As to section 552.110(a), this office has held that if a governmental body takes no position with regard to the application of the trade secret branch of section 552.110 to requested information, we must accept a private person's claim for exception as valid under that branch if that person establishes a prima facie case for exception and no argument is submitted that rebuts the claim as a matter of law. Open Records Decision No. 552 at 5-6 (1990). Neither the department nor American asserts that the information at issue constitutes trade secret information. Because American has not established a prima facie case that the information at issue constitutes trade secret information, we have no basis for finding that the information is excepted by section 552.110(a).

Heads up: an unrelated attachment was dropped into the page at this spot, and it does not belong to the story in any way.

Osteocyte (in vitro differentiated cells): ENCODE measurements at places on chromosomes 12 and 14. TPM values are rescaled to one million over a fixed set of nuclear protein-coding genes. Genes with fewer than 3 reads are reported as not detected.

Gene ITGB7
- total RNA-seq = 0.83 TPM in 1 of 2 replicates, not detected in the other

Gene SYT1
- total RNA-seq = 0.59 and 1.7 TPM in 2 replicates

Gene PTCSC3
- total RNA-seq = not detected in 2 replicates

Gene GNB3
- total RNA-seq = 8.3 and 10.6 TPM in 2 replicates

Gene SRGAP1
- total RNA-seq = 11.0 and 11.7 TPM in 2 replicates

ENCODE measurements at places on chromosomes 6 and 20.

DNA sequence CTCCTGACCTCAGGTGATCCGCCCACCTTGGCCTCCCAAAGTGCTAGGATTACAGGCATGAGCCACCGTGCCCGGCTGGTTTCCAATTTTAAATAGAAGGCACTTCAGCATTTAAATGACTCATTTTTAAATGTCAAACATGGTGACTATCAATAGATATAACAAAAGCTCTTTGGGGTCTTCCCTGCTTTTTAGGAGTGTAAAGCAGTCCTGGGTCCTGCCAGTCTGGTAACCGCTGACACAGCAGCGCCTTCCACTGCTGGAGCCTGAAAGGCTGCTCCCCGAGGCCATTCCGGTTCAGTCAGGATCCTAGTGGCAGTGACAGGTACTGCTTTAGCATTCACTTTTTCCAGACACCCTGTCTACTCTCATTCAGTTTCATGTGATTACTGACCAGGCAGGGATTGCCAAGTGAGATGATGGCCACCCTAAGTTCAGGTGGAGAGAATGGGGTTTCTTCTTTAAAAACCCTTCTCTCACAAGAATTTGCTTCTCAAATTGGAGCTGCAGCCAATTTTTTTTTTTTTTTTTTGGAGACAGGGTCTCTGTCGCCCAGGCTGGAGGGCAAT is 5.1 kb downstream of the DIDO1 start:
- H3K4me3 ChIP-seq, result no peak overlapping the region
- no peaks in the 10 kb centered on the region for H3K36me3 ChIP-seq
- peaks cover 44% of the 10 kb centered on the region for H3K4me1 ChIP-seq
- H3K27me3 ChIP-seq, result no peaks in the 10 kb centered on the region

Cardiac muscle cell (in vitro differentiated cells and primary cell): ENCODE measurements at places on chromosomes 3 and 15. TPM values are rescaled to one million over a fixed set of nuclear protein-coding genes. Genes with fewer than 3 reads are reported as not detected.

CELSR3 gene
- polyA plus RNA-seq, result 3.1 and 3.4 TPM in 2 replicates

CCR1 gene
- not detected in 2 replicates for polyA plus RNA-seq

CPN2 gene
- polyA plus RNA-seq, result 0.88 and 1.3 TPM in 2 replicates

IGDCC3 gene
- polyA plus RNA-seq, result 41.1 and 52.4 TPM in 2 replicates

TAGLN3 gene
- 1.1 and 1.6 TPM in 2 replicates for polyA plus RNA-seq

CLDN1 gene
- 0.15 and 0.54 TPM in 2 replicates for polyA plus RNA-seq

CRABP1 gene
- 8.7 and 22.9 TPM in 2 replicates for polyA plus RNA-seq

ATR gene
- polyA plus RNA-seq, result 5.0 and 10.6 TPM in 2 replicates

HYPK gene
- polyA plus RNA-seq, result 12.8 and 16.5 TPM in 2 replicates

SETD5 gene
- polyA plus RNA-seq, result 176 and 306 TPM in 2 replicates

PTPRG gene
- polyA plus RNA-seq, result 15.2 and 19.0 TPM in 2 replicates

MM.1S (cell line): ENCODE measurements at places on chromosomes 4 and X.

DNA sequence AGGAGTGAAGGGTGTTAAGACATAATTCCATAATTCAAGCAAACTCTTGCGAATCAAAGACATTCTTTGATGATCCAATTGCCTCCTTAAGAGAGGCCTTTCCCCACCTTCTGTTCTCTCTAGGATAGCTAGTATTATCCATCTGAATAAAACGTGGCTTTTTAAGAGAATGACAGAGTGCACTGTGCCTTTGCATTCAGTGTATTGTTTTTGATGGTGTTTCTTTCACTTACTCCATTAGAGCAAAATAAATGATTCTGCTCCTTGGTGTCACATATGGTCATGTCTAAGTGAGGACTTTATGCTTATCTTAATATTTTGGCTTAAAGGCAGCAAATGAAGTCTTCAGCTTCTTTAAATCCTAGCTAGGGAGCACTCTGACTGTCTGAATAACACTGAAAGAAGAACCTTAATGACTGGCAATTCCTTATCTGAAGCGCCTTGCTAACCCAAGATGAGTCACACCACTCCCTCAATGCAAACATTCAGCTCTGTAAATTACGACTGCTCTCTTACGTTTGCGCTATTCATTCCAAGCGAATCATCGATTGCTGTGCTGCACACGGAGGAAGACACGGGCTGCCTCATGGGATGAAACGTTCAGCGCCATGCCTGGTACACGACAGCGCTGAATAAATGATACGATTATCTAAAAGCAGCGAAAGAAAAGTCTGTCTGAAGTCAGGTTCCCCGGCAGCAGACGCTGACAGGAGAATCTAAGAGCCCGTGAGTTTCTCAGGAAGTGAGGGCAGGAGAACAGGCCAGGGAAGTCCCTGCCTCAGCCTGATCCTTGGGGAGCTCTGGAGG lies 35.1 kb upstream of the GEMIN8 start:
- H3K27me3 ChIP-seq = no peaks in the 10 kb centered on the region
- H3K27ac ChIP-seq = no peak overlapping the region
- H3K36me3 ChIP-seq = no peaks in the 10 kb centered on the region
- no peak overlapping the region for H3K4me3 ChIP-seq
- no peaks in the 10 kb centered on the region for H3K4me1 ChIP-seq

As to section 552.110(b), American makes only conclusory assertions and does not otherwise explain how the release of the information at issue would cause American substantial competitive harm. To prevent disclosure of commercial or financial information pursuant to section 552.110(b), the party must show by specific factual or evidentiary material, not conclusory or generalized allegations, that it actually faces competition and that substantial competitive injury would likely result from disclosure of its information. Because American makes only conclusory assertions, this office has no basis on which to conclude that the information of American is excepted from required public disclosure under section 552.110(b). As no other exceptions are asserted and no other arguments made for withholding the information at issue, we conclude the department must release the information in its entirety.